Maureen Seaton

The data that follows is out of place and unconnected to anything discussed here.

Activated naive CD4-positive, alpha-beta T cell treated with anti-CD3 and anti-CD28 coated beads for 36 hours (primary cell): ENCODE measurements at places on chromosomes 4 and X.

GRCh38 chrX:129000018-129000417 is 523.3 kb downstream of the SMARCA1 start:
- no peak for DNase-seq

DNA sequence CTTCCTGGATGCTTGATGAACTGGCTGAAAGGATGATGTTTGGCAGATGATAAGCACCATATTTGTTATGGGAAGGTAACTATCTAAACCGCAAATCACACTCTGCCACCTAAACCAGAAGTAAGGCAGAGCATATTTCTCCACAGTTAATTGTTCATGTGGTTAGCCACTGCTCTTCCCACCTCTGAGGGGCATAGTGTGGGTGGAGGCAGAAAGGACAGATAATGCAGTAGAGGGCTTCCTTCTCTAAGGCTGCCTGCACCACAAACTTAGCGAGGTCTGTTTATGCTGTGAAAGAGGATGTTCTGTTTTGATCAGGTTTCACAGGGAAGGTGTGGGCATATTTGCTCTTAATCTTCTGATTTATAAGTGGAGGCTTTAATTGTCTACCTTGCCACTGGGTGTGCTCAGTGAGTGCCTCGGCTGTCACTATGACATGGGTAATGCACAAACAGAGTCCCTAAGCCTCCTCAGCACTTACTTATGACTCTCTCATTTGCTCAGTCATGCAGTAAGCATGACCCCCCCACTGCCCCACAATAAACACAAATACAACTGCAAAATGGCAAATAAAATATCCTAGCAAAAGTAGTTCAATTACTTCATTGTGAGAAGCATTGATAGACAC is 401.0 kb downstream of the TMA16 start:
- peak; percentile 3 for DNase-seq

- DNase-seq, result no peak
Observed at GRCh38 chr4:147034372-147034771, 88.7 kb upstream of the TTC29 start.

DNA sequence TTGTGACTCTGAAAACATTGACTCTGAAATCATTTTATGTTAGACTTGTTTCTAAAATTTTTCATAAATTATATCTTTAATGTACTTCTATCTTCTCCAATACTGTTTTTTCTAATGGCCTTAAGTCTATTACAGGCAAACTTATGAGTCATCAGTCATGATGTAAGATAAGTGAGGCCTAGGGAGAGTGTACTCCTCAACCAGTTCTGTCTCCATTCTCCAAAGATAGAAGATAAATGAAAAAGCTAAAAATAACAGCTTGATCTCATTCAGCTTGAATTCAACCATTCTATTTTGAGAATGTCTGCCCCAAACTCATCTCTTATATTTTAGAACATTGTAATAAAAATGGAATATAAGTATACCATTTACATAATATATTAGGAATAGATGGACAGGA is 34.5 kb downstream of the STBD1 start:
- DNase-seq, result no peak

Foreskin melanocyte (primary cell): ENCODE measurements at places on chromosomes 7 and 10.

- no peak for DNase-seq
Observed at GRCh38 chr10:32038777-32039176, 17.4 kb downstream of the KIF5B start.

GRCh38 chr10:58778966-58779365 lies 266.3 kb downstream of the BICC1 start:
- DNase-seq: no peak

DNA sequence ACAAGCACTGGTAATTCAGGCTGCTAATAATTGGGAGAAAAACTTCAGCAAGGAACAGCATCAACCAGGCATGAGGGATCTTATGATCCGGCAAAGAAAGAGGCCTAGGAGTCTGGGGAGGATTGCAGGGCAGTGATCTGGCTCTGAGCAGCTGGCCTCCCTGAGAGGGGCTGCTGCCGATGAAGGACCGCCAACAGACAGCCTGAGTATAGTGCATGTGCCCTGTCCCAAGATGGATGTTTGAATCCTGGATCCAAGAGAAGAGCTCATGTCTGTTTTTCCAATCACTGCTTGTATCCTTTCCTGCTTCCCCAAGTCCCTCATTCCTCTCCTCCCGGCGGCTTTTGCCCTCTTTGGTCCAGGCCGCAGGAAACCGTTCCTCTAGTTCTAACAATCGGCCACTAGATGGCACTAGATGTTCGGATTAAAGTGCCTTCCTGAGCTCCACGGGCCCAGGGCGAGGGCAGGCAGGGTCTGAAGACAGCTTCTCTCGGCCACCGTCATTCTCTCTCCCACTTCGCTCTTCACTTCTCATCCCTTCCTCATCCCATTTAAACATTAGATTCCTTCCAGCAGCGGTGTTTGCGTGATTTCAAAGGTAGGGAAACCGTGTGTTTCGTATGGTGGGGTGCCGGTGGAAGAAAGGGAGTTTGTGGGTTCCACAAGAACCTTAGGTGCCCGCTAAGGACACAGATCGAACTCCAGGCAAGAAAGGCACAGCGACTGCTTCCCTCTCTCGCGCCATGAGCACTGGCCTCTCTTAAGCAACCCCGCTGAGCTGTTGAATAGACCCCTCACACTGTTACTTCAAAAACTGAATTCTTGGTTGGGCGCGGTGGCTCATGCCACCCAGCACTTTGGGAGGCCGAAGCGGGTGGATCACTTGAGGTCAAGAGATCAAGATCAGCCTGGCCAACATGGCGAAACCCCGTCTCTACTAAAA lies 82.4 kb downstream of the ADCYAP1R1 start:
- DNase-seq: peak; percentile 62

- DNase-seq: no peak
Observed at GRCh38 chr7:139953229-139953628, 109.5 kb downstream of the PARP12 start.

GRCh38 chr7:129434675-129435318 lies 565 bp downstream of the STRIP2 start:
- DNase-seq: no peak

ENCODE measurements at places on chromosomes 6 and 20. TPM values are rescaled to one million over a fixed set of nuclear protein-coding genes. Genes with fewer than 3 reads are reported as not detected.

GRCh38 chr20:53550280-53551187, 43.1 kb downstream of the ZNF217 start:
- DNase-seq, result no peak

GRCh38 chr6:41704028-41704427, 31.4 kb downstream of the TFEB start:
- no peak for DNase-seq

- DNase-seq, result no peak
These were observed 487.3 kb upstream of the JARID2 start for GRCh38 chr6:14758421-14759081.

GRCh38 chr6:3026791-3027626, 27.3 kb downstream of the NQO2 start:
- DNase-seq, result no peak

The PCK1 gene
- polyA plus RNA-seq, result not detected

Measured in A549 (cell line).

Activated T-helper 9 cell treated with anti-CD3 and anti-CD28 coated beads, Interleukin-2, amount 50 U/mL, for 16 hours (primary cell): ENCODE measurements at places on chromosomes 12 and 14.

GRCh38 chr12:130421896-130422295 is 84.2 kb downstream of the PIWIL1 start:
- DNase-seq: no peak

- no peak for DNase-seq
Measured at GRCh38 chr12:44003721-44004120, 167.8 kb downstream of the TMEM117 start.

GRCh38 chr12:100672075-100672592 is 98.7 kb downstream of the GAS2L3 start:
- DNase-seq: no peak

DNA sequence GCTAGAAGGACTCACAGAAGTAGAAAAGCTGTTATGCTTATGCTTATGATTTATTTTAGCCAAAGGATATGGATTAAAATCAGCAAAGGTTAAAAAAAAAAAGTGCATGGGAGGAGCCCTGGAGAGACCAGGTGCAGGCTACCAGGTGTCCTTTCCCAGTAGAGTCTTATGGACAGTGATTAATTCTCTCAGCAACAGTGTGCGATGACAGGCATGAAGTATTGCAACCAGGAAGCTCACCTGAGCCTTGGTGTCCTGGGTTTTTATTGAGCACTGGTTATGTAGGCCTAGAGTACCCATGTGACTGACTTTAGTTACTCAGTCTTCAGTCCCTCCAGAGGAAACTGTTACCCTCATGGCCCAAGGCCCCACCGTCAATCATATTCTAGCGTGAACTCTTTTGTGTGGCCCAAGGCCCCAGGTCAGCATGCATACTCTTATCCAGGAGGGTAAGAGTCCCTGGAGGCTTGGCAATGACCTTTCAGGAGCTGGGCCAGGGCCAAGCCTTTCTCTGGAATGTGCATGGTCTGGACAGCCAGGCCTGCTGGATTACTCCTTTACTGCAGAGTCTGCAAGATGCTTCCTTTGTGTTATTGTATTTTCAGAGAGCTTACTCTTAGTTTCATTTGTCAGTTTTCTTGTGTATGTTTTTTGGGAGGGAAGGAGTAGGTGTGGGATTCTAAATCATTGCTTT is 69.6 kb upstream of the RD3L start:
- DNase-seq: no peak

We perch beside the Hudson in July, its muck and legendary light, and you tell me how summer makes you crazy. That if you ever take your life, it will be in this month, before it gets so hot you can’t think straight. It isn’t odd for us to discuss death this way. We’ve both walked with it for years, pushed it off the path when it got too close, grabbed for anything that might buoy or pacify. You once drove onto a golf course at night, hooked hose to exhaust, and slept. Connected to you, I coughed CO2. Now we watch a barge move silently past the tiny spit of land we both love. You may own the river, but Senasqua belongs to me, I tell you. You don’t mind. Your soul’s magnanimous. You can slip into the river anywhere, you remind me, but I know you love it too much to cause it grief. Like a lover, a fisherman, a fish.

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